When G-D is always depicted as a white man, it becomes difficult to imagine G-D as being anything else. For too long the church has allowed culturally normalized and limited depictions of our creator to dominate the landscape. This restricted view of G-D not only promotes incorrect racist theology, but limits our understanding of the Divine Mystery. Historically Christian art has propagated a very specific one-sided view of G-D and this has concrete ramifications of exclusion and limitation; I propose that contemporary art is specifically challenging this by presenting G-D as black and a woman. This paper will first examine the historical depictions of G-D, while discussing how images of G-D construct our understanding of self in relation to G-D, and reflect on the hope presented by the contemporary work being produced.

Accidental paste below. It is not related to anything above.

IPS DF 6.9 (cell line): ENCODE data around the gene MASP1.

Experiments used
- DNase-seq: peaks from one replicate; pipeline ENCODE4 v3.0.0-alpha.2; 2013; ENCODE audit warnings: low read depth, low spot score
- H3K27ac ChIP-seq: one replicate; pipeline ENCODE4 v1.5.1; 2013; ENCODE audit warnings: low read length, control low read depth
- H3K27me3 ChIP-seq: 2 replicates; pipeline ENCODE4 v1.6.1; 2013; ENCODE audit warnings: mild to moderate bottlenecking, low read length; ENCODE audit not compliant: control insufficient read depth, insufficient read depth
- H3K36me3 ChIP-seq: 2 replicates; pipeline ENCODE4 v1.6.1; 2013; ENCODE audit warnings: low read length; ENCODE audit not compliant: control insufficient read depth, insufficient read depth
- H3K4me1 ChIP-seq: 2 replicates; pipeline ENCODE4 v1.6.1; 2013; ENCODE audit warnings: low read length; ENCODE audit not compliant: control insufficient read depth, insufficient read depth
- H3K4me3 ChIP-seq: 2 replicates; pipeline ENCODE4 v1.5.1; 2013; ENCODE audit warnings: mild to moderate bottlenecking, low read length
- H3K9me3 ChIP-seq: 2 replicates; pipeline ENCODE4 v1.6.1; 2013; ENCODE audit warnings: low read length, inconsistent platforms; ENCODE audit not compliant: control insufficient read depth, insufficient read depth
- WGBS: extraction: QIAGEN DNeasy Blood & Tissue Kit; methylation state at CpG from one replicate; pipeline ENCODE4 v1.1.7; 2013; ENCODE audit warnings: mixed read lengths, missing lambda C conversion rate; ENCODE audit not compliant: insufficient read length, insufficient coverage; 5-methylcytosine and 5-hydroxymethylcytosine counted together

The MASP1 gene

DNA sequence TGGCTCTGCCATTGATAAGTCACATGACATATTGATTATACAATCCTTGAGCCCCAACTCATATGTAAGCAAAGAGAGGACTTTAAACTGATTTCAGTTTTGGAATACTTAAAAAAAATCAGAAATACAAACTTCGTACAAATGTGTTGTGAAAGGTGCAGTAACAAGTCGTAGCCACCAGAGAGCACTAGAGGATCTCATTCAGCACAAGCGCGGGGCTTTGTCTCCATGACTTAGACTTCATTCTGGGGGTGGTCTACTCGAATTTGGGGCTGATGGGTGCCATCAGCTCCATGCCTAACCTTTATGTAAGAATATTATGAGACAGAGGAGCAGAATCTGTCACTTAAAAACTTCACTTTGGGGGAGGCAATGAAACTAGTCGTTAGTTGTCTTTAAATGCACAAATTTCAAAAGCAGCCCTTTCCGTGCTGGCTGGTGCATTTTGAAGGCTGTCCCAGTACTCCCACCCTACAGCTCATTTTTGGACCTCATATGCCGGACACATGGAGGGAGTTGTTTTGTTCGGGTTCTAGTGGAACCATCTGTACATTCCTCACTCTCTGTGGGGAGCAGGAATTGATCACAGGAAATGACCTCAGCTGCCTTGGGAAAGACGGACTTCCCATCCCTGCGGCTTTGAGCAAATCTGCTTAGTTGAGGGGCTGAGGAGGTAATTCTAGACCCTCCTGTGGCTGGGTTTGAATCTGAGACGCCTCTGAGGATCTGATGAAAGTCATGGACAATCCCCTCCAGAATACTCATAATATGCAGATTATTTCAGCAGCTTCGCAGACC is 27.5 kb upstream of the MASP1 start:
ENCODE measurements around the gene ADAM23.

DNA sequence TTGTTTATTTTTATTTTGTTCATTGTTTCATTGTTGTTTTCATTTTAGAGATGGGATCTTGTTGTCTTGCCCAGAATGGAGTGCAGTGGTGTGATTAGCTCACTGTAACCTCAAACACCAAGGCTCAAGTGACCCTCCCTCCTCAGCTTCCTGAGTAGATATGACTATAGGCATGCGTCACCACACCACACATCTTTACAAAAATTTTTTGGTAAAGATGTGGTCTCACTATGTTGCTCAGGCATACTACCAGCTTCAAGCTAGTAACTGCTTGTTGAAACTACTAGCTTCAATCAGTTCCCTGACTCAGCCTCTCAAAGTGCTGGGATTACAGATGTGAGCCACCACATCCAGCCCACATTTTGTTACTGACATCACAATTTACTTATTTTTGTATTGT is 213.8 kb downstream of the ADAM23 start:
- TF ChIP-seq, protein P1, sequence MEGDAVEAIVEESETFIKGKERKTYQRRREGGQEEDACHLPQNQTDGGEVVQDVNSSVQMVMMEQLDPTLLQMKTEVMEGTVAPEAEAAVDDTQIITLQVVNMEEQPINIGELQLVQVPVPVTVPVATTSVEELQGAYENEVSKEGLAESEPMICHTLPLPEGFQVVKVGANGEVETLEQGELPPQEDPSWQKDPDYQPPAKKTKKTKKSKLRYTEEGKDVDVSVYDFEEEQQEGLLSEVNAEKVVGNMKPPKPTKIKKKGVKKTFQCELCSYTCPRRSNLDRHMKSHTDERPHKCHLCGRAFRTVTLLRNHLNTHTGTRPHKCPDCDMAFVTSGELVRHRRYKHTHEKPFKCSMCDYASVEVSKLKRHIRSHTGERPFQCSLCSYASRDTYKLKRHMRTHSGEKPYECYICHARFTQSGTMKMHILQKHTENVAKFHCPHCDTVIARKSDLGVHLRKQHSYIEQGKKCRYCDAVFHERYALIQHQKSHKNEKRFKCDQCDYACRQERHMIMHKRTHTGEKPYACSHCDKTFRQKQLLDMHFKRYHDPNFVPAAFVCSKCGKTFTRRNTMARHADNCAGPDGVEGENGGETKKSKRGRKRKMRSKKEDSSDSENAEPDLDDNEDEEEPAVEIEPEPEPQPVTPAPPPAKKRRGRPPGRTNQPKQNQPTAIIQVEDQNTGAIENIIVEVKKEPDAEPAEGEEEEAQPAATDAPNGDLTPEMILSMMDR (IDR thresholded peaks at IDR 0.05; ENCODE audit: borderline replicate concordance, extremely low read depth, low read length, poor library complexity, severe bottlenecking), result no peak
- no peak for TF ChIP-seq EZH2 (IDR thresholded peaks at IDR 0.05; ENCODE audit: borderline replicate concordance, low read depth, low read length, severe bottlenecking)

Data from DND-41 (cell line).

When taking a historical survey of art we encounter a plethora of deistic representations. Most cultures and religions seek to represent their god with imagery. The notable exception to this being the Muslim prohibition of anything that might be construed as god: nothing with heartbeats, which accounts for the floral motifs common in the predominately Muslim Middle Eastern nations. This exception aside, consider the Venus of Willendorf, commonly acknowledged as one of the first pieces, if not the first piece, of art on record. She is a fertility goddess with exaggerated bulbous breasts and buttocks. With her, some of the first known art depicts humans seeking to communicate with G-D, looking for reproductive favor. This shows how humans place such a premium on communication with G-D and will do it through all available means. Not just with spoken or written word, or physical action, but also sculptural depiction. This seeking of relationship and connection with the divine Creator is innate and present from our earliest records.